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Finding a balance between contemporary and classic, the 90's superdiva aims to please longtime fans while welcoming new ones.

Music Review: Toni Braxton – Pulse

In a career that has seen its share of high and lows, Toni Braxton has explored a number of musical avenues. Debuting as a sophisticated R&B chanteuse with a jazzy edge, she transformed into a pop balladeer within her first few years of success. Then, after a brief stint on Broadway, she pursued the world of hip-hop-influenced urban contemporary – without much success.

The Grammy-winning singer finds a nice balance between her adult-oriented fare and youthful leanings on Pulse. The bulk of material is set at a slow to midtempo pace, with several uptempo workouts peppered in for good measure. Most notable upfront is the perky pop-dance confection “Make My Heart,” which has the feistiness of a Christina Aguilera jam and the melodic appeal of a latter-day Destiny’s Child club record. What Braxton has over those ladies, however, is the gift of vocal straightforwardness. No elaborate histrionics are necessary.

Ballad-wise, Pulse’s standout moments come toward the end of the set. The unassuming lyrics and arrangement of “Why Won’t You Love Me” and the Michael Warren-produced “No Way” both give Braxton room to spread her lush tones and nuances in the classic way her fans have been missing. Furthermore, the plaintive “Yesterday” is notable for its juxtaposition of poetically steered verses against a very contemporary melody. Although the single was promoted as a duet with Trey Songz, the album contains Toni’s solo version (which ultimately works better).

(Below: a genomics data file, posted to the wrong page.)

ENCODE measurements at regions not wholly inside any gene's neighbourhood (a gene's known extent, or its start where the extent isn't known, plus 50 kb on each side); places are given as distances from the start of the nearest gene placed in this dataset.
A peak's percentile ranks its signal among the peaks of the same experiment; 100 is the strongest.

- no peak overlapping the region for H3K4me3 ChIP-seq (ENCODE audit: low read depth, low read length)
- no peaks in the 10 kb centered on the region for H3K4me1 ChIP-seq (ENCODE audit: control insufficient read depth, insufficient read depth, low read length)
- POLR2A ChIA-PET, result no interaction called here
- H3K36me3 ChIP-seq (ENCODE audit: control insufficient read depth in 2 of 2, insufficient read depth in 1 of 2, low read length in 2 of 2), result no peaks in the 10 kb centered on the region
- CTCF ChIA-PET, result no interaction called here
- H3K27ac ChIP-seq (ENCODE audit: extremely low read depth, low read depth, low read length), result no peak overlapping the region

Pulse may not be up to the minute in production style, but its focus is on music first – not the trend of the moment. In an age where “get it now” means more than emotional depth, it’s reassuring that Braxton and Atlantic Records have taken the high road.

About Justin Kantor

Justin Kantor is a music journalist with a passion for in-depth artist interviews and reviews. Most of his interviews for Blogcritics can be heard on his Blog Talk Radio program, "Rhythmic Talk." Justin's work has been published in Wax Poetics, The All-Music Guide, and A graduate of Berklee College of Music's Music Business and Management program, he honed his writing chops as a teenager—publishing "The Hip Key" magazine from 1992-1996. The publication, which was created out of his childhood home in Virginia Beach, reached a circulation of 10,000 by the time he was 16. At Berklee, Justin continued to perfect his craft with a series of 'Underrated Soul' features for The Groove from 1997-2003. This led to a companion TV show on Manhattan Neighborhood Network in 2002, as well as writing for the national Dance Music Authority (DMA). A self-described "obscure pop, dance, and R&B junkie," Justin also has penned liner notes for reissue labels such as Edsel Records and FunkyTownGrooves. He's excited to be a part of the BlogCritics team and indulge his musical fancies even further. Connect with him at his Facebook page, or via [email protected].

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